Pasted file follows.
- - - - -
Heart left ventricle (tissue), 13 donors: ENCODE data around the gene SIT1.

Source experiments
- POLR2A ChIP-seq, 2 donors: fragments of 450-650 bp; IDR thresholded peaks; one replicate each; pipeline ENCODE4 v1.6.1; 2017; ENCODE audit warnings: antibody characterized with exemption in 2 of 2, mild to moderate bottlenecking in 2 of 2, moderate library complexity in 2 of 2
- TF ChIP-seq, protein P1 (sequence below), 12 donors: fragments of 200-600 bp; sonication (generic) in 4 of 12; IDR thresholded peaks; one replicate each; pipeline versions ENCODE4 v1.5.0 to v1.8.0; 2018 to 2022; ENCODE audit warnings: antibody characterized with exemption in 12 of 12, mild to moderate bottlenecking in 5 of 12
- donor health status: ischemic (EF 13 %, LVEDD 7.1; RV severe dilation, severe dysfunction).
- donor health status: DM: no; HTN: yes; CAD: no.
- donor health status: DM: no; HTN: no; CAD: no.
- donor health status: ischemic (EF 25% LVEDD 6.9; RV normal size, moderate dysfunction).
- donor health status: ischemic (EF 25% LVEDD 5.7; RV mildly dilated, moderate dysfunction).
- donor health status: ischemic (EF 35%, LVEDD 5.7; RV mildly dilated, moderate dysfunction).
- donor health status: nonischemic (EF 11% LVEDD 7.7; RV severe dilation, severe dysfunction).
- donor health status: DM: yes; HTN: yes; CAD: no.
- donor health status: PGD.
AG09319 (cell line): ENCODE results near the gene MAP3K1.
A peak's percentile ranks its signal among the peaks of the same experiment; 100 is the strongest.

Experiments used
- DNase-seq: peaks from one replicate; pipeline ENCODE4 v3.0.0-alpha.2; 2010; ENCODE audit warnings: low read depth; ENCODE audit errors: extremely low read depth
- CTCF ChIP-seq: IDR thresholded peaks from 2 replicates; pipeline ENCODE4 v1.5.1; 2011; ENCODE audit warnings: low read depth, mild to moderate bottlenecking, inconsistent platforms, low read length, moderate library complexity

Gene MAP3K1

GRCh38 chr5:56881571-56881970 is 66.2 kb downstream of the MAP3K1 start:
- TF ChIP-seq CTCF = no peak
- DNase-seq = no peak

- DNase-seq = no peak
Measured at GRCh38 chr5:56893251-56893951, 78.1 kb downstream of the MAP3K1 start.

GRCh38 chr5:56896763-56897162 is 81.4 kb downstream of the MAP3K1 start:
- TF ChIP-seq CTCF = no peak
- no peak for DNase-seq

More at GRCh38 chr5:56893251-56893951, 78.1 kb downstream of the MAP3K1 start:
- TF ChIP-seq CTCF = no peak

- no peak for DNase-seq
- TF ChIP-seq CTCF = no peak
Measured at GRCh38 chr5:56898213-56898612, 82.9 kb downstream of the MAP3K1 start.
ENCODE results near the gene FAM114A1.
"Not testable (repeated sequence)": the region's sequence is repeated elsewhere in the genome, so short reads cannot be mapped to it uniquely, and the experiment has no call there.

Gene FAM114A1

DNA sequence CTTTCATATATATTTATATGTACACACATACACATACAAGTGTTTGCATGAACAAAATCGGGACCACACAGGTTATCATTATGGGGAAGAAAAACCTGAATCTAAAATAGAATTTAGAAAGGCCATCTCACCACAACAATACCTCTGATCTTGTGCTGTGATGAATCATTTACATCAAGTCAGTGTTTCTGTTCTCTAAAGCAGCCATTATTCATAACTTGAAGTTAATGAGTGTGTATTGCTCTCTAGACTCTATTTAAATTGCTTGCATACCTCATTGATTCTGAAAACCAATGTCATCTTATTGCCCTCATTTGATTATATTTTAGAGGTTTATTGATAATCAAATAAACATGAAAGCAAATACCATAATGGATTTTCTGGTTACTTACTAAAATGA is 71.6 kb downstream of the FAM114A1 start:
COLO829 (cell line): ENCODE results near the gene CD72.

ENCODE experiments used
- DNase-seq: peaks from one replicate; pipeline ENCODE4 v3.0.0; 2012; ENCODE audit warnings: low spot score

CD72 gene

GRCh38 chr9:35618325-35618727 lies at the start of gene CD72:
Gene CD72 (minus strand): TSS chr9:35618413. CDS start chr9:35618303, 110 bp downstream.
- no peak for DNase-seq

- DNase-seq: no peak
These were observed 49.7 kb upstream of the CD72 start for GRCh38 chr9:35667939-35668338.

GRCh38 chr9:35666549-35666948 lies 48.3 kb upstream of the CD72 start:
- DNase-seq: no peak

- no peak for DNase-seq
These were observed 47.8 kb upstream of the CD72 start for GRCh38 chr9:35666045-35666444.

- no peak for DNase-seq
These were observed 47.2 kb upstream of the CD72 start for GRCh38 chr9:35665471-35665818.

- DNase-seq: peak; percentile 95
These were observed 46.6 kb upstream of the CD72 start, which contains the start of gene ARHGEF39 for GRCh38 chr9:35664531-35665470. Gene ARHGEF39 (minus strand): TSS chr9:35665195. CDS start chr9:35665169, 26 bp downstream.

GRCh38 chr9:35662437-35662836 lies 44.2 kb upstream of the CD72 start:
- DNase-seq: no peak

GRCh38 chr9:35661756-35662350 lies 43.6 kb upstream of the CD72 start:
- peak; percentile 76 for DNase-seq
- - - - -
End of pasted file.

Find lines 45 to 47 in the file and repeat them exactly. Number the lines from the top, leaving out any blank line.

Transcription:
These were observed 49.7 kb upstream of the CD72 start for GRCh38 chr9:35667939-35668338.

GRCh38 chr9:35666549-35666948 lies 48.3 kb upstream of the CD72 start:
- DNase-seq: no peak